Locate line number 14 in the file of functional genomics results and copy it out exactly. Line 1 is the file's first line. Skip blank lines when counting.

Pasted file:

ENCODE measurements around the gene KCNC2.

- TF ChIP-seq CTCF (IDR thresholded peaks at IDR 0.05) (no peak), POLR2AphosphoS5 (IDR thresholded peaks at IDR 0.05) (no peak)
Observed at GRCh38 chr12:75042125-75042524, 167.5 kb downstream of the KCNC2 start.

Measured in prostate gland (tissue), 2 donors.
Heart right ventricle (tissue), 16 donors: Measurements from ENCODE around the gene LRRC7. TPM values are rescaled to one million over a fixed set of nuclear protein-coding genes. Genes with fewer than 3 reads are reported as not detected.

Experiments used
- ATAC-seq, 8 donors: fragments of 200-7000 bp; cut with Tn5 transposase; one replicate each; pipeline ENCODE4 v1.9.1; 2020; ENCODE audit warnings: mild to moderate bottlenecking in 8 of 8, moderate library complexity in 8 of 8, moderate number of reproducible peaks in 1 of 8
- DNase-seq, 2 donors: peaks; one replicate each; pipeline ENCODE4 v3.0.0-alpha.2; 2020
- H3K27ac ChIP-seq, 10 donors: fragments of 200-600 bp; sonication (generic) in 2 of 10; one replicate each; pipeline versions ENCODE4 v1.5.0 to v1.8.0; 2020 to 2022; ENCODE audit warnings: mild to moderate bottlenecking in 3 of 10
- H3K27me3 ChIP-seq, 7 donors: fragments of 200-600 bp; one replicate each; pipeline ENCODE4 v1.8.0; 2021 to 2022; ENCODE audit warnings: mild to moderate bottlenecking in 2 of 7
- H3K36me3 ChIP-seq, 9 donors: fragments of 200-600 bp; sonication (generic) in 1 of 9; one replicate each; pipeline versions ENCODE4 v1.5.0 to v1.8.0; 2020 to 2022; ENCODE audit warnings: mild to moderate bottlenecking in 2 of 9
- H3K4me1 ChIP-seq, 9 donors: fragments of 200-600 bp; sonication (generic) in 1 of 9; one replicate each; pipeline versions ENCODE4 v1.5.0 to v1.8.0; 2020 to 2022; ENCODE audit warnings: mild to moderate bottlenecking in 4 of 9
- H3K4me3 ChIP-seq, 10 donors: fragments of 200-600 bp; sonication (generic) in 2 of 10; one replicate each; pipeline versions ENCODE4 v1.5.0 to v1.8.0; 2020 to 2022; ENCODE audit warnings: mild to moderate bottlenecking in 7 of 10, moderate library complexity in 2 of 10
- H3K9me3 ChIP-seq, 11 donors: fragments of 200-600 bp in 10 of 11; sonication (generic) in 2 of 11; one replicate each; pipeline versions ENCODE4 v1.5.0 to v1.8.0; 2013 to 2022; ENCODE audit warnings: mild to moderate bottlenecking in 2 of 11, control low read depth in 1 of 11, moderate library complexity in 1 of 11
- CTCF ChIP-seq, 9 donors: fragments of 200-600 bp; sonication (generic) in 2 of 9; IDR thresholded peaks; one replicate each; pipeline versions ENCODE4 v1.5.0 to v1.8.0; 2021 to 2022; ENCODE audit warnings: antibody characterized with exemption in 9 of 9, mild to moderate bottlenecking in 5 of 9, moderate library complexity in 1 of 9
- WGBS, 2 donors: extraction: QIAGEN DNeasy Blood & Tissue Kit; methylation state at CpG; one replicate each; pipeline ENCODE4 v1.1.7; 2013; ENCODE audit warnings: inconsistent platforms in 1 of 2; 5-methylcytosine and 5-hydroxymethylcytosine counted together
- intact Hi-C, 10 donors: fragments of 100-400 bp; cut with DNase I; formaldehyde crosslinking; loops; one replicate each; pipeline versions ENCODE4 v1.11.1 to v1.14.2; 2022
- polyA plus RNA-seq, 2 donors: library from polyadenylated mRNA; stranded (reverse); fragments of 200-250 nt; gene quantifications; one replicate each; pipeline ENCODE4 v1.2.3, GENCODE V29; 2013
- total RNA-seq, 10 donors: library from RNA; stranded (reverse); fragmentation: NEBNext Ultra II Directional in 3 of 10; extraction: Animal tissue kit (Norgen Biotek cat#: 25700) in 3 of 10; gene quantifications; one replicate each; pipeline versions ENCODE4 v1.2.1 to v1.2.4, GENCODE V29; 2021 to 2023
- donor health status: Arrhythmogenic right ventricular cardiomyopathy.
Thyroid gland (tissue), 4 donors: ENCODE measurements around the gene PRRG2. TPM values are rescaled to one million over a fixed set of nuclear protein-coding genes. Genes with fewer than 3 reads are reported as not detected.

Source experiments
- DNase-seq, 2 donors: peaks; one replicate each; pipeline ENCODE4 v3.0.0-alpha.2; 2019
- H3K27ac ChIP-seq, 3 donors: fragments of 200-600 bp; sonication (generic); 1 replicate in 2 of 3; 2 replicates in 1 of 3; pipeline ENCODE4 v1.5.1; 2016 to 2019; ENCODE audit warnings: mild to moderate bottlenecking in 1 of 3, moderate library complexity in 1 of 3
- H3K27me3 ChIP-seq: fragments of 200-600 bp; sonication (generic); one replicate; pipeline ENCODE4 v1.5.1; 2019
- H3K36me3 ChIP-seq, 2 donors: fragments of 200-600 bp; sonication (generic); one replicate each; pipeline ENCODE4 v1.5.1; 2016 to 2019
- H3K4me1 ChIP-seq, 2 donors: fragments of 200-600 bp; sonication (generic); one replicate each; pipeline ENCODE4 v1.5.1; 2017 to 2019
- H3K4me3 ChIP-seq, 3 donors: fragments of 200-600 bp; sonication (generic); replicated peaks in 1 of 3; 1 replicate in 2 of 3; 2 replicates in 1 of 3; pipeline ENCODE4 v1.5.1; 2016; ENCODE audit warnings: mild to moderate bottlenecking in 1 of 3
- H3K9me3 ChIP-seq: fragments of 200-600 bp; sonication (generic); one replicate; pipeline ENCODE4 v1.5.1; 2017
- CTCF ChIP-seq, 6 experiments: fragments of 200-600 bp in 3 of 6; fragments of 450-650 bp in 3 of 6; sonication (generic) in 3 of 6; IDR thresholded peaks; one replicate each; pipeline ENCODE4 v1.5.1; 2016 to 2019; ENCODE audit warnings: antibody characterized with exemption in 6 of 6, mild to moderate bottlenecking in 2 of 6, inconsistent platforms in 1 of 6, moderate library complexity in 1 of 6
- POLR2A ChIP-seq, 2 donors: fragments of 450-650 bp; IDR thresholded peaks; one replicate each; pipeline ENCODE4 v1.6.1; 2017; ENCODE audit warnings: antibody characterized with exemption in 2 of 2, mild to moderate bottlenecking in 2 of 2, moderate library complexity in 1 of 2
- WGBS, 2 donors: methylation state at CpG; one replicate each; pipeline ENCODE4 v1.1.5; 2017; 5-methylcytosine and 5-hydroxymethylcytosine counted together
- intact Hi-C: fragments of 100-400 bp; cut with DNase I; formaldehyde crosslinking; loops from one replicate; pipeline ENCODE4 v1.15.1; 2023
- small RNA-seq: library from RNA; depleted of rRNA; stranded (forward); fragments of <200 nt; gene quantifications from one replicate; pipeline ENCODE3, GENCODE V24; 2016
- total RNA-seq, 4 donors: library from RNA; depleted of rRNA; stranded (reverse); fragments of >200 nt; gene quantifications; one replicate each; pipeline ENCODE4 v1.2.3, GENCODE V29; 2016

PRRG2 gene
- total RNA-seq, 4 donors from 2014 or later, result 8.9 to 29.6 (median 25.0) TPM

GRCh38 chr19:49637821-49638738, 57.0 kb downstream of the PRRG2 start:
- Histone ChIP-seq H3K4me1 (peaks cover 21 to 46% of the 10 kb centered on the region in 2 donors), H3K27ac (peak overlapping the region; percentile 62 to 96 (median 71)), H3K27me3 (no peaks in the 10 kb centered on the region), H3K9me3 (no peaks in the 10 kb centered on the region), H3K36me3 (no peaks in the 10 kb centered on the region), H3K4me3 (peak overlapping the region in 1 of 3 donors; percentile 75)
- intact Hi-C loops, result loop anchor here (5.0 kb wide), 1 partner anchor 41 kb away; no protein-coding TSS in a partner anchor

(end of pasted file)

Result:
- H3K9me3 ChIP-seq, 11 donors: fragments of 200-600 bp in 10 of 11; sonication (generic) in 2 of 11; one replicate each; pipeline versions ENCODE4 v1.5.0 to v1.8.0; 2013 to 2022; ENCODE audit warnings: mild to moderate bottlenecking in 2 of 11, control low read depth in 1 of 11, moderate library complexity in 1 of 11